Changes in procedural antithrombotic strategy are associated with a significant temporal reduction in major bleeding over time in patients undergoing elective post-percutaneous intervention, according to a study published in the Journal of the American College of Cardiology.
Changes in procedural antithrombotic strategy are associated with a significant temporal reduction in major bleeding over time in patients undergoing elective post-percutaneous intervention (PCI), according to a study published in the Journal of the American College of Cardiology.
Researchers from Duke Clinical Research Institute who analyzed the American College of Cardiology (ACC) National Cardiovascular Data Registry (NCDR) CathPCI Registry found an approximate 20% reduction in PCI bleeding from 2005 to 2009 among patients with elective PCI, unstable angina/non–ST-segment elevation myocardial infarction, and ST-segment elevation myocardial infarction (STEMI).
The researchers used data from the ACC NCDR, which included 1.7 million patient admissions for PCI at more than 1,000 sites from 2005 to 2009.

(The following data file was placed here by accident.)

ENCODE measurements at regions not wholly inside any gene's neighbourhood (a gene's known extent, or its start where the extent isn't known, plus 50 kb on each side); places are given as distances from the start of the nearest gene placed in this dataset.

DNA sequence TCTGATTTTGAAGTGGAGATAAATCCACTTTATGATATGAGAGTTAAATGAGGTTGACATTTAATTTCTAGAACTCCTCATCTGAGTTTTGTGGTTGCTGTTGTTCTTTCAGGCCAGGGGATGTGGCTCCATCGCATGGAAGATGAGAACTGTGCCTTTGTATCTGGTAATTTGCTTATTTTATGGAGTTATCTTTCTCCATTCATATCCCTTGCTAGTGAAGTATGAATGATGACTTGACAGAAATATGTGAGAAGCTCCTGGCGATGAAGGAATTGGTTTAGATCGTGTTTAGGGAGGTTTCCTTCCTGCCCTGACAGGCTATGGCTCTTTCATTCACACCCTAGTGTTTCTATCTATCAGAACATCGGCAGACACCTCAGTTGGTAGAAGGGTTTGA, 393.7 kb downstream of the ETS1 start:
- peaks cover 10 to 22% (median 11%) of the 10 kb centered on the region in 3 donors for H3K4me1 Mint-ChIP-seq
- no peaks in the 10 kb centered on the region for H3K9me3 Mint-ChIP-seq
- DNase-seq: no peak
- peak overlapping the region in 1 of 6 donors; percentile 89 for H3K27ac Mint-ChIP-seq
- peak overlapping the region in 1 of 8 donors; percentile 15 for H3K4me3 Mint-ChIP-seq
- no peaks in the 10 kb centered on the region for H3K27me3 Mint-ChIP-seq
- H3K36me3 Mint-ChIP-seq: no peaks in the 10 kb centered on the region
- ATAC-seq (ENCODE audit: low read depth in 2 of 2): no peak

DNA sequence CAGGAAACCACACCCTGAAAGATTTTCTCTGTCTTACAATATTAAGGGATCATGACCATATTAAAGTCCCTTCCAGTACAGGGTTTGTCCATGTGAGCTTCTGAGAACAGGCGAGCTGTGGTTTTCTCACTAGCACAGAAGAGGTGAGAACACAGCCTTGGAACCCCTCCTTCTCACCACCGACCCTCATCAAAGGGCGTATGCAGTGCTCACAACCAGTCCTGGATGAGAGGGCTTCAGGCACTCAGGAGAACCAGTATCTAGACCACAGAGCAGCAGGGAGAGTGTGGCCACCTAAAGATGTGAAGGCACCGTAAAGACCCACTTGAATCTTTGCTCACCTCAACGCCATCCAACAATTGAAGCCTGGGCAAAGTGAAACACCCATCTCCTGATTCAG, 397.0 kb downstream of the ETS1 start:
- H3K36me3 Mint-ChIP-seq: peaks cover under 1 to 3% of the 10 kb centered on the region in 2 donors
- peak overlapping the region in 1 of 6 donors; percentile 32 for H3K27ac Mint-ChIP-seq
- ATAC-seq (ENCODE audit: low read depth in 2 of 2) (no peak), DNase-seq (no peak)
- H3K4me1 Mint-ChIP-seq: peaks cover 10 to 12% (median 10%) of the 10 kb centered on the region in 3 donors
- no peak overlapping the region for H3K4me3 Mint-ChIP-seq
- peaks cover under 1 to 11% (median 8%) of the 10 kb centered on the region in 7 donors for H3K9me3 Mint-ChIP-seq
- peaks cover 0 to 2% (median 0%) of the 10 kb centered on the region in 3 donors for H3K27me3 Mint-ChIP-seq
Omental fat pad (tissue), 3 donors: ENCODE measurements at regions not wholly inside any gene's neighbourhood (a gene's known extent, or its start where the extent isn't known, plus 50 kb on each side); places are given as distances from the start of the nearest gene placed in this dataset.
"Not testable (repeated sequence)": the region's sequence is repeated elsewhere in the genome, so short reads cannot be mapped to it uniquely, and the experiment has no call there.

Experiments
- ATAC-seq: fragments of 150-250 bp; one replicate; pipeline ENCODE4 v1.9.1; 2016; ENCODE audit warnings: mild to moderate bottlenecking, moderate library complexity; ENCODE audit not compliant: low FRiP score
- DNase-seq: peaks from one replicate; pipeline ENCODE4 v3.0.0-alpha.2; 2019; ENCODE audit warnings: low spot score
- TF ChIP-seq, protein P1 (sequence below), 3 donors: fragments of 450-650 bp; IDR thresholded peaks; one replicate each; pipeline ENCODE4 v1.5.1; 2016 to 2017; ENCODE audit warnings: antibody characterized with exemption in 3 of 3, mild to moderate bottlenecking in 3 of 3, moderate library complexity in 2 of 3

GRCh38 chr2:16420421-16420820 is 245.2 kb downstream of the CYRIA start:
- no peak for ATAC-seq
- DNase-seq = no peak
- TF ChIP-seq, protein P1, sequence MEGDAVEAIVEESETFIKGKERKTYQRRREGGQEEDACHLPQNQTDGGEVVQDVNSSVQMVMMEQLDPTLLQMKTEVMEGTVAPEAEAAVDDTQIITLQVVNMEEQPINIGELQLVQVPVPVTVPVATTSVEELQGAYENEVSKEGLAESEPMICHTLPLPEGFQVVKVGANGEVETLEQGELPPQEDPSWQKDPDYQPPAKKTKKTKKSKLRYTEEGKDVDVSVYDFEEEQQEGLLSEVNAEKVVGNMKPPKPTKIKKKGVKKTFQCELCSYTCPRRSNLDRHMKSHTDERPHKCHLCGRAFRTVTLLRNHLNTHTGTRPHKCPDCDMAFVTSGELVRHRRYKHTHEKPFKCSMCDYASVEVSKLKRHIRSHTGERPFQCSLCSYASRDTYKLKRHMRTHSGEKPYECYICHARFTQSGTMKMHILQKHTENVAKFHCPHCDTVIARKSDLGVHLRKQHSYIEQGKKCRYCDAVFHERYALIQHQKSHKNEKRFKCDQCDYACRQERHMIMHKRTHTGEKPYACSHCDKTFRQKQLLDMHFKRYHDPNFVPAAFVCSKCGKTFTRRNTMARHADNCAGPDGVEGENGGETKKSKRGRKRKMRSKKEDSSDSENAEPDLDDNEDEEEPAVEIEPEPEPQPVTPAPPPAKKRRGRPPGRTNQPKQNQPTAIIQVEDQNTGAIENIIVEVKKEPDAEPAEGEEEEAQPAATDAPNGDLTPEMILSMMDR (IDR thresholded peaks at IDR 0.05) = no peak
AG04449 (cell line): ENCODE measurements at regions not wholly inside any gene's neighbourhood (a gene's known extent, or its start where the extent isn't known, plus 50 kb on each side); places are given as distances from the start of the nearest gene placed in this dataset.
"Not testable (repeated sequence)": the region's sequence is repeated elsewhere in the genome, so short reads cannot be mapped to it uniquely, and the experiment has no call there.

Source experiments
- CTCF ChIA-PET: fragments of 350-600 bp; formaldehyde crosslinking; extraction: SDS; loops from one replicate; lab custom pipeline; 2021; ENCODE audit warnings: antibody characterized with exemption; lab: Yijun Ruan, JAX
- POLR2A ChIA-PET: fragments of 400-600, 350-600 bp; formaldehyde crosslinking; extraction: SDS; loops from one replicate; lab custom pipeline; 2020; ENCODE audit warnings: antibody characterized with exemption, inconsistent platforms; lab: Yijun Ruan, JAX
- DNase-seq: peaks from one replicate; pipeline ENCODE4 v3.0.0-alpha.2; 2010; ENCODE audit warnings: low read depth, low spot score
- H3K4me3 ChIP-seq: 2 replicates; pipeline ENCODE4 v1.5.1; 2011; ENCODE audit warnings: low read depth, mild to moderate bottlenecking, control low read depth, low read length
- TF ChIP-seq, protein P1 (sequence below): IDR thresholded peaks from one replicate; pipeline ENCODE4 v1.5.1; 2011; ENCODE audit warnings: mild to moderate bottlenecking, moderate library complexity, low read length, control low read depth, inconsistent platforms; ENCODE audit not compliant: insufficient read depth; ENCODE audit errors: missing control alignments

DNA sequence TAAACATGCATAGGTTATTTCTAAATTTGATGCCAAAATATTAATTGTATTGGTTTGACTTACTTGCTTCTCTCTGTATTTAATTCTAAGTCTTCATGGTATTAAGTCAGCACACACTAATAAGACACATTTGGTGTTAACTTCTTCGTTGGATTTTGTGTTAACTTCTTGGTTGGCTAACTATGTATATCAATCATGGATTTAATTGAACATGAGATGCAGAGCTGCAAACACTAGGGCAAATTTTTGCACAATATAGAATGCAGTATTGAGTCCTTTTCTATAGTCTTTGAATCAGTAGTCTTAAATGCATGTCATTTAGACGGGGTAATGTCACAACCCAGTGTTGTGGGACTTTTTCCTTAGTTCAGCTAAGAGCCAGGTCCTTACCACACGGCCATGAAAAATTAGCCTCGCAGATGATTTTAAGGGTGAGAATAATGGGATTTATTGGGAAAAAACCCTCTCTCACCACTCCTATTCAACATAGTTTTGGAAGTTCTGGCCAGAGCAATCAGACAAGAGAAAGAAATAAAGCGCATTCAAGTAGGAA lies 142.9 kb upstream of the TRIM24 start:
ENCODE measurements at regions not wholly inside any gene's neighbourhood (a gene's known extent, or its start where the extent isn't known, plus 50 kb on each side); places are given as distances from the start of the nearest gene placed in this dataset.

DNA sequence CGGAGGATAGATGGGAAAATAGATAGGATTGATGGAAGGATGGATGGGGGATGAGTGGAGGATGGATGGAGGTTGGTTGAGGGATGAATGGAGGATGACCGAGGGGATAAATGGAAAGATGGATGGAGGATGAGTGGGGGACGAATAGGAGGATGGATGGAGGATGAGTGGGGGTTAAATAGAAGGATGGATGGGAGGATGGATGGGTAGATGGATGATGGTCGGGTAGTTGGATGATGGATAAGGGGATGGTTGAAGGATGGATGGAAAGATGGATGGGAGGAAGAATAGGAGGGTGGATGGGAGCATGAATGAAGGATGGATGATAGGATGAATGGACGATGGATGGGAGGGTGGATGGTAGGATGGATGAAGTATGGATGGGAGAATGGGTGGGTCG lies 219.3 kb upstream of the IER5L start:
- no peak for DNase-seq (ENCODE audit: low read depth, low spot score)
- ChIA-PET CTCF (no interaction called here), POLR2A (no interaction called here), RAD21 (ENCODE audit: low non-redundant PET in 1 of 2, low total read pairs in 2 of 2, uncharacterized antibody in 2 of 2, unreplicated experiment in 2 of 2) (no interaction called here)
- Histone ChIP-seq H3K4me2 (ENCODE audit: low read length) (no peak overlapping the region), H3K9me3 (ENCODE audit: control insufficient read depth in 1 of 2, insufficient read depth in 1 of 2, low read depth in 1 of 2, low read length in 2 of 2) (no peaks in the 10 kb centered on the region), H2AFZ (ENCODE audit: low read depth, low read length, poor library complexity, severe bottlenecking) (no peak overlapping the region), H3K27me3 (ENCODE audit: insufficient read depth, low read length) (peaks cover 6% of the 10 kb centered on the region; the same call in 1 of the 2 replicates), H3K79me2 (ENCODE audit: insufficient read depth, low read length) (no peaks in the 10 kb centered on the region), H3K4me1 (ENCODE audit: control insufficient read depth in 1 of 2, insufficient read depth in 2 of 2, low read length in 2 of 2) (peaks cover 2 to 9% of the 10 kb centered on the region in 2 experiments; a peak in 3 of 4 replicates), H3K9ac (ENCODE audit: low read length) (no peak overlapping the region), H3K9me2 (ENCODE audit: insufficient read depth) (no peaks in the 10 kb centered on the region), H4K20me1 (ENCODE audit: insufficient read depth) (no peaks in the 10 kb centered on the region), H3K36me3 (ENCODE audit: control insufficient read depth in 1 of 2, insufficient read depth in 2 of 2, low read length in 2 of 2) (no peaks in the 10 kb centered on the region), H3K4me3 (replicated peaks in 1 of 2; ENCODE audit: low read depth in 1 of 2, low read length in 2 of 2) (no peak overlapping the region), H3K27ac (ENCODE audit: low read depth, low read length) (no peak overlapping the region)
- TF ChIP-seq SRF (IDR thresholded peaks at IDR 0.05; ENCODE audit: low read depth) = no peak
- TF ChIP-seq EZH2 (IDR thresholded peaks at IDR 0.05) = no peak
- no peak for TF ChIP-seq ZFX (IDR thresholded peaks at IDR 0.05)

“This has coincided with a national uptake in use of bivalirudin [from 17% to 30% in the study period] and reduction in use of heparin plus glycoprotein IIb/IIIa [from 41% to 28% over the study period] as an antithrombotic strategy for percutaneous coronary intervention,” lead author Sumeet Subherwal, MD, MBA, told Formulary.
“After adjusting for patient characteristics known to be associated with bleeding, we found there remained a significant 6% to 8% per year reduction in annual bleeding risk in the unstable angina/non-ST-segment elevation myocardial infarction and elective percutaneous coronary intervention patients who underwent PCI,” Dr Subherwal added.
The researchers found that changes in antithrombotic strategies over the study period (uptake in use of bivalirudin and decrease in use of heparin plus glycoprotein IIb/IIIa strategy) contributed to nearly half of this annual reduction in bleeding risk.
Meanwhile, the use of other bleeding avoidance strategies, such as radial artery access and use of vascular closure devices were much less associated with this temporal reduction in bleeding.
According to Dr Subherwal, the present analysis of more than 1 million real-world patients who underwent PCI demonstrates that “as a profession, we are increasingly adopting use of bleeding avoidance strategies to minimize complications of bleeding among patients undergoing PCI.
“Importantly, these strategies have led to a modest but significant reduction in bleeding rates from 2005 to 2009. It remains to be seen what the effect of further adoption of bleeding avoidance strategies, and changing landscape of antithrombotic therapies will have on future bleeding rates,” he said.